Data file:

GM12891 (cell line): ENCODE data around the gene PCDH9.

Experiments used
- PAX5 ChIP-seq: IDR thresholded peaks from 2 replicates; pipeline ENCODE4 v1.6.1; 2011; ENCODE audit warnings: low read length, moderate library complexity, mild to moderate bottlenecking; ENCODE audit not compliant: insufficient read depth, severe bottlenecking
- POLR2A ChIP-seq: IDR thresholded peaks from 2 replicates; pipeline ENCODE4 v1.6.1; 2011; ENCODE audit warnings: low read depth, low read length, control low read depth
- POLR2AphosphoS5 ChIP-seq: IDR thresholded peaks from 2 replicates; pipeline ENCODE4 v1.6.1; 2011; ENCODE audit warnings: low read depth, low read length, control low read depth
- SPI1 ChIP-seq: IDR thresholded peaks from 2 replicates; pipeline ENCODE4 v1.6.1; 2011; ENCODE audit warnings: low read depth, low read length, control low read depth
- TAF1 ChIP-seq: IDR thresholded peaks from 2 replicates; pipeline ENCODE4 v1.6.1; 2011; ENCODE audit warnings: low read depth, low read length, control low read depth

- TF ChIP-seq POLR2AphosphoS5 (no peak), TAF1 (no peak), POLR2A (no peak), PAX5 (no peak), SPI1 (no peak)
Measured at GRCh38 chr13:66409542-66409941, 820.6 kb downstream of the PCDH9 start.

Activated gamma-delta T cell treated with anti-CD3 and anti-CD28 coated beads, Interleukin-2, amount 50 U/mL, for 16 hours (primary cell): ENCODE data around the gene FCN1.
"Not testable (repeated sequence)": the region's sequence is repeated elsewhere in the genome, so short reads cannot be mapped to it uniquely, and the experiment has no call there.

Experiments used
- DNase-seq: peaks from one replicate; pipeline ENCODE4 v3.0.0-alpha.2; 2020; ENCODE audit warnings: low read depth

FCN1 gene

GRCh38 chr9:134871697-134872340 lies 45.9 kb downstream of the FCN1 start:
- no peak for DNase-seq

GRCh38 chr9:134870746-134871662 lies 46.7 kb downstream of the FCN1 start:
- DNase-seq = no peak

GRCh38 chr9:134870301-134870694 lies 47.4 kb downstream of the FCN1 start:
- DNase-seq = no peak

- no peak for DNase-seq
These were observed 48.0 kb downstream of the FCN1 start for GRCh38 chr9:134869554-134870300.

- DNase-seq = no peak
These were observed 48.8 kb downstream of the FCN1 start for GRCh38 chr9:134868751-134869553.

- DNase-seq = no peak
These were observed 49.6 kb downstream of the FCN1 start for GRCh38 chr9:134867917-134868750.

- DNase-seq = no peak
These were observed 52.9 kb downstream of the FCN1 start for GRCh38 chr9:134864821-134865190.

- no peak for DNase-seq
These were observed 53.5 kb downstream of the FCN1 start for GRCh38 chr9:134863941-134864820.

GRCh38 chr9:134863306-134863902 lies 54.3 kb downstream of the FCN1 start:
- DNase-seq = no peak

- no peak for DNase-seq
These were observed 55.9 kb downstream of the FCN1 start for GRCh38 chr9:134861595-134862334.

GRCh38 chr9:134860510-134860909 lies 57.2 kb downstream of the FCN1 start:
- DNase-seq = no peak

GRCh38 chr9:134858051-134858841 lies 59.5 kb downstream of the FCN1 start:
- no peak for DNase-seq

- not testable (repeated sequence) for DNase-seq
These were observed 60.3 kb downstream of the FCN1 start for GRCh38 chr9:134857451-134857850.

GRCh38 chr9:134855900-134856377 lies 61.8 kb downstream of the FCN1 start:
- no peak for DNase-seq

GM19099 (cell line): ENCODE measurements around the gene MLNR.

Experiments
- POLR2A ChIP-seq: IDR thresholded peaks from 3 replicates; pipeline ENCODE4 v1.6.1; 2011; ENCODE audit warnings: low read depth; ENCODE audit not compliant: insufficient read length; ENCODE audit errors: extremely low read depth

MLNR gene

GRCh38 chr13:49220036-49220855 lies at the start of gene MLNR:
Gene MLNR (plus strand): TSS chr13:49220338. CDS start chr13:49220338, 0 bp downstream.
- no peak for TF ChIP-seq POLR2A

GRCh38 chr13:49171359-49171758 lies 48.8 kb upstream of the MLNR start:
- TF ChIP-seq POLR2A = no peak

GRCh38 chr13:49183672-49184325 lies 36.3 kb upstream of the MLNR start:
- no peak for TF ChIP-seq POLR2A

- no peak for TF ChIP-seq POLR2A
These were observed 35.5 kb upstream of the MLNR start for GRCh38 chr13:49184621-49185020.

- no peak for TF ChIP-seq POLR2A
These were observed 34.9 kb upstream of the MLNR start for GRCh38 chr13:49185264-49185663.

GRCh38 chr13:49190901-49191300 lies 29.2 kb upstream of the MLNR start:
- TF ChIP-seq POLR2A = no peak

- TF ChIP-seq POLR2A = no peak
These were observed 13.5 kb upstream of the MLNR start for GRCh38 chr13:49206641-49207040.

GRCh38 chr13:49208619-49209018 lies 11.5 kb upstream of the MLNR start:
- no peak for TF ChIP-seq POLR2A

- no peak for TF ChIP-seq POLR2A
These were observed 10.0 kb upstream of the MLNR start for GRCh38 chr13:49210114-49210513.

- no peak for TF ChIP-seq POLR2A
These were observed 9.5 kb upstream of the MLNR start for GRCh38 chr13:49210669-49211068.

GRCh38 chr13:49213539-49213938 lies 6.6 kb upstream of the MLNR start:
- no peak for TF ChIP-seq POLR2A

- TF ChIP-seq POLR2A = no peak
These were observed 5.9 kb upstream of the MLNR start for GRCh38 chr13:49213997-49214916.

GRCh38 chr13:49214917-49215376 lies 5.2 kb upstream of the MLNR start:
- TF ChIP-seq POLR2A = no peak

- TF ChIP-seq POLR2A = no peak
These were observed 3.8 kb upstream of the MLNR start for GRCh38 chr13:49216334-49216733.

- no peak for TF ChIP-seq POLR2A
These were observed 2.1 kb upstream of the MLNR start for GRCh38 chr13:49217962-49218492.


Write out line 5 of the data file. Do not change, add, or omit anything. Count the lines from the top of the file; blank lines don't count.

- POLR2AphosphoS5 ChIP-seq: IDR thresholded peaks from 2 replicates; pipeline ENCODE4 v1.6.1; 2011; ENCODE audit warnings: low read depth, low read length, control low read depth